Despite the war of Independence and creation of a sovereign state- Bangladesh, 70s was the most colourful decade for fashion in the freshly liberated country. Singers and actresses like Runa Laila and Bobita were major fashion icons for the society. Runa Laila - gifted with the voice of an angel was a treasure for Bangladesh. Young ladies from the entire South Asian zone were mesmerised by her talents and her styling sense, diligently following her looks, as a major fashion icon.
Bobita on the other hand was a national heroine, even favoured by people living in the furthest peripheries of the nation.
Runa Laila’s thin eyebrows and Bobita’s up-do have become cult fashion, ever since. Global fashion inclination, in the 70s was towards psychedelic prints, vibrant colours, nets, shiny materials with bold designs and Bangladesh was not left uninfluenced. Long unkempt hair, thin eye-brows, bell-bottom pants, loop earrings were fad and the Bangladeshi ladies were donning the trending style.
1980s – Liberty, experiments and fashion
Embracing the new found liberty in its truest sense Bangladeshi women began to experiment with their looks during this era. While Hollywood and Bollywood, both were there, prominently, to tell people what to wear, ladies did some research of their own. Inclination towards polka dots in different colours, sizes and shapes reigned supreme.
Halter necked blouse became popular and puffed-up wavy hair with frontal bangs became a ‘new thing’ in hairstyling. Few women even wore kameez with velvet jackets and loose shalwars – more like the, then popular Hindi Cinema heroines.
Big loop earrings were still in, only this time they were donned in more vibrant colours, rather than the traditional silver and gold. The 80s is probably the decade best attributed to the rise of fashion in the country, which until then, had more serious issues to address.
1990s – Mughal influence and boutique shops
Not much happened in the fashion scenery during this era. The ladies leaped backed to the Mughal era and Anarkalis and really long kameez became rampant on the streets. Bengali ladies began tying their hair in a tight-up-do, and dressed it up further with extensions. This era saw the rise of boutique shops, making their way into the local markets, one after the other.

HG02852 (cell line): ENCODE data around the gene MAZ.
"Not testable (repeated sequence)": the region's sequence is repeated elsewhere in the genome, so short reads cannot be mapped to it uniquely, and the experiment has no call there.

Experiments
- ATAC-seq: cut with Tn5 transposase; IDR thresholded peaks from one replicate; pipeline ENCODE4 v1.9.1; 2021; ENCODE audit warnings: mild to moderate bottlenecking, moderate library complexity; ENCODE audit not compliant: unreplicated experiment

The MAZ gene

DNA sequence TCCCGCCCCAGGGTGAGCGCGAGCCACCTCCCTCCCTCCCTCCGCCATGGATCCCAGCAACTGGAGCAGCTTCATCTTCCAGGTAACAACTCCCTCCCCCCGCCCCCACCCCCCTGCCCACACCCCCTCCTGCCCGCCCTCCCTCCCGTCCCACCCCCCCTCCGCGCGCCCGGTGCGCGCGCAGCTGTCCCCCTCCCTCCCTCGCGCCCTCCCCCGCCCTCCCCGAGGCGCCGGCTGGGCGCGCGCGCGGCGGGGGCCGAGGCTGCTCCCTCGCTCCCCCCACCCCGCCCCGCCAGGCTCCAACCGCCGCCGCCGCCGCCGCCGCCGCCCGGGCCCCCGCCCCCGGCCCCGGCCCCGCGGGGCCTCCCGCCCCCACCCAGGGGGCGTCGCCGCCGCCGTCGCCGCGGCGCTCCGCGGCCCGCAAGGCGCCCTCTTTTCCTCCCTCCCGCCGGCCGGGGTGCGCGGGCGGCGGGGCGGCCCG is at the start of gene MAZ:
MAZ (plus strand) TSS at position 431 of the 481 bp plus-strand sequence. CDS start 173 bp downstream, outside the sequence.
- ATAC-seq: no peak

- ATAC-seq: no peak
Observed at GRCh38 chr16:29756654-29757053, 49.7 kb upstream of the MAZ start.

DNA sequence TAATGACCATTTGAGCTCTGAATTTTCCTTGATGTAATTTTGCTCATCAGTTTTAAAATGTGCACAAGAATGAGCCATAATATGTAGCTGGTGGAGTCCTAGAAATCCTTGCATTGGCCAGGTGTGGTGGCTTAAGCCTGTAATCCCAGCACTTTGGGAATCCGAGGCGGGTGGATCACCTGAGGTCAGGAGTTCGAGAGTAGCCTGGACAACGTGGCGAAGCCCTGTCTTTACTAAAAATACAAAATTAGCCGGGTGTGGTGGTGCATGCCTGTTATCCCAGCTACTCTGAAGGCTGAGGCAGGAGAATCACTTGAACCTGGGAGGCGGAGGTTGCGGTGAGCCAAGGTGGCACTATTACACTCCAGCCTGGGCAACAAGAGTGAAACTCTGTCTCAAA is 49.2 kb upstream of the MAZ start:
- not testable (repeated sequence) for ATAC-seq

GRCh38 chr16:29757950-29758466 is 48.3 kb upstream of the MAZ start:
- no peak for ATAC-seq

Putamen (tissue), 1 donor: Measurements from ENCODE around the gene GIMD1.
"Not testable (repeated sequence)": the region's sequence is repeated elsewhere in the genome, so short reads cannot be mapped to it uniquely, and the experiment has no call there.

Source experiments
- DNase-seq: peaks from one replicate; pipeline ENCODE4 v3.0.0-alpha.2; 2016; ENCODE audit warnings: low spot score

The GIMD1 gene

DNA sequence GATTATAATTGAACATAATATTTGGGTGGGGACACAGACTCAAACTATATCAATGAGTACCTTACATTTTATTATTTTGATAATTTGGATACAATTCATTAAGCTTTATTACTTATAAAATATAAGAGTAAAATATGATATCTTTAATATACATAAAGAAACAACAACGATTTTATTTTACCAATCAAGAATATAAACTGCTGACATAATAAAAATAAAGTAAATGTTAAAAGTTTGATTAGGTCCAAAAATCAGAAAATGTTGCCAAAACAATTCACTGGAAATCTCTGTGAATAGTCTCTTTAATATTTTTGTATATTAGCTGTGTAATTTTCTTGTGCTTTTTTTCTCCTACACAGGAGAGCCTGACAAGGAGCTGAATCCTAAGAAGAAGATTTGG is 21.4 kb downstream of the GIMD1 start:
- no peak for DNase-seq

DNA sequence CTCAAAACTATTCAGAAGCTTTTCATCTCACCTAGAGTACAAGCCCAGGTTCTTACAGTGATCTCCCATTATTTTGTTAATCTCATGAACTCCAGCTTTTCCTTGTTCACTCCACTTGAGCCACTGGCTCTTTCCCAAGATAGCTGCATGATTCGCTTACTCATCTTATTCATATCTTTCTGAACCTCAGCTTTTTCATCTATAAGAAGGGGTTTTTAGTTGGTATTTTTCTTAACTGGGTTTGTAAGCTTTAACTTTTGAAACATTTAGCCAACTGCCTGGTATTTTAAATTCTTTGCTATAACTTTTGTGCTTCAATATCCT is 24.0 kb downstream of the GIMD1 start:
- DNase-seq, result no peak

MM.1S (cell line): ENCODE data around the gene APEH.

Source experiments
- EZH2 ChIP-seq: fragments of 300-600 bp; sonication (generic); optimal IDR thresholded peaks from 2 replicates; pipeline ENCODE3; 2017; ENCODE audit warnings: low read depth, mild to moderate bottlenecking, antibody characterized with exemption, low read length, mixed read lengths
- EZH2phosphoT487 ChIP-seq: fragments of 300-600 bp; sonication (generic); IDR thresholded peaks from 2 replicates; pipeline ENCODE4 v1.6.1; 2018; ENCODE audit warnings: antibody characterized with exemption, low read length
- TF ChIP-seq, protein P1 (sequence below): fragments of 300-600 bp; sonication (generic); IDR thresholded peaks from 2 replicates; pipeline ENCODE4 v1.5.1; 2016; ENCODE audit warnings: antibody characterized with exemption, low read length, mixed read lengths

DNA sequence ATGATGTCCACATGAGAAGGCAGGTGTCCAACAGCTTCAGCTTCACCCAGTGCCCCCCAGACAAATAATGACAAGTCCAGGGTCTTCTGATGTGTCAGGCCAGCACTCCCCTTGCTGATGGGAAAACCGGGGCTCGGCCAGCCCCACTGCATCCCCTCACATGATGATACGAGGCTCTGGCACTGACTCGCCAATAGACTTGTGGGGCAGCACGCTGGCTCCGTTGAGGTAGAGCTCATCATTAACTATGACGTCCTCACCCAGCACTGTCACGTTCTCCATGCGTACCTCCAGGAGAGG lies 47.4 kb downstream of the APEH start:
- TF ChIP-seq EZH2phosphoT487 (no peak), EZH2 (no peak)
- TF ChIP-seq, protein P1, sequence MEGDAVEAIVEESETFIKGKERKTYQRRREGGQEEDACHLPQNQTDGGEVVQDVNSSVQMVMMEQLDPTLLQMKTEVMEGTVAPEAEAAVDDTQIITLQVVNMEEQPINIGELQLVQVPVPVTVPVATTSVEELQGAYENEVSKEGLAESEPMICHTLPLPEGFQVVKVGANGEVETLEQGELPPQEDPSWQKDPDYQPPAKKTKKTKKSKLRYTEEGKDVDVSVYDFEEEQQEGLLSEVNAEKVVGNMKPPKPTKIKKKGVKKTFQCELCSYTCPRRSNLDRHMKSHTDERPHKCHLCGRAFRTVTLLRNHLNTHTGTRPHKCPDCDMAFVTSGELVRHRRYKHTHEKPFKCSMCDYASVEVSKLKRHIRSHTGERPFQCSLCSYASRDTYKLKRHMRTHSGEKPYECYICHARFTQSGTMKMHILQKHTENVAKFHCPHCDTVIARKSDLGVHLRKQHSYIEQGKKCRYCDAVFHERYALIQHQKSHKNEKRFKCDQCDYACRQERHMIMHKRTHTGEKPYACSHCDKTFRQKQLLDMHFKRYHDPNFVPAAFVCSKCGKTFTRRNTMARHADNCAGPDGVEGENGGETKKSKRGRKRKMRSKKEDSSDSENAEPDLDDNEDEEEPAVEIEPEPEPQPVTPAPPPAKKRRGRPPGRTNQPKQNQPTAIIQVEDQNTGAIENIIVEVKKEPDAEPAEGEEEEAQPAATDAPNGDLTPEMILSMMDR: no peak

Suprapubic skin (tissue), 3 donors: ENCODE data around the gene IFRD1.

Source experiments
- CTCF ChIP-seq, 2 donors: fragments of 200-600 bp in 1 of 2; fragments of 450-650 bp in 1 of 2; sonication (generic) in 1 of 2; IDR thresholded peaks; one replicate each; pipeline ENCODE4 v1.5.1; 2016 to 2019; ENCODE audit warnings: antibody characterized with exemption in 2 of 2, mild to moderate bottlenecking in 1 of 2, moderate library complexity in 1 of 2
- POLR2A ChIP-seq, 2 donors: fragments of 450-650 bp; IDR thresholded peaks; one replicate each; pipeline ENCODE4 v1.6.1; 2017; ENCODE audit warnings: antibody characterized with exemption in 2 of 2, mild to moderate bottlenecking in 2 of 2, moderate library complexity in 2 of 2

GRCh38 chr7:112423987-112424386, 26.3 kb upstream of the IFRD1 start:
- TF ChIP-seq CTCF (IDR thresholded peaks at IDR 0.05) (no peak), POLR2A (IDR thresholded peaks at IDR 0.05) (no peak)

2000s – Millennials and chemical experiments
This was the beginning of a new millennium and the world was converging to become one global unit thanks to the Internet and the rise of social media. The 2000s saw a major rise into consumerism and the Bangladeshis were adopting more of a western look.
Jeans, slacks, tops, shirts were the major fashion items for the everyday woman, while saris became celebratory attires. Hairstyling became free-flowing taking no definitive form. However, hair colourings, permanent straightening, or curling, and highlights became rampant.
2010 onwards – Back to the basics and fusion wear
Pure westernisation had lost most of its charm and Bangladeshis became more interested into fusion, a perfect blend of both East and the West. Casual kurtis, pants, dhotis, etc. were basic dress up materials. Saris were trending back again, only this time the blouses were altered in various ways to give a ravishing fusion look. Jacket blouses, net blouses, halter necks and many other designs became the highlight of a sari.
No major changes came in the hairstyles department but highlights became more environmentally friendly, while hair straightening-curling procedures became temporary and wellness oriented. Regarding accessories and jewellery, big dial wrist-watches, diamonds and small purses started trending.
Almost 70 years ago, the subcontinent was liberated from colonist regime. It resurrected, only to find itself broken into many pieces and ultimately Bangladesh was born in 1971. Many styles have come and gone within this period but one thing has definitely remained constant throughout it all was the obsession of the people of Bengal, to look their best through thick and thin.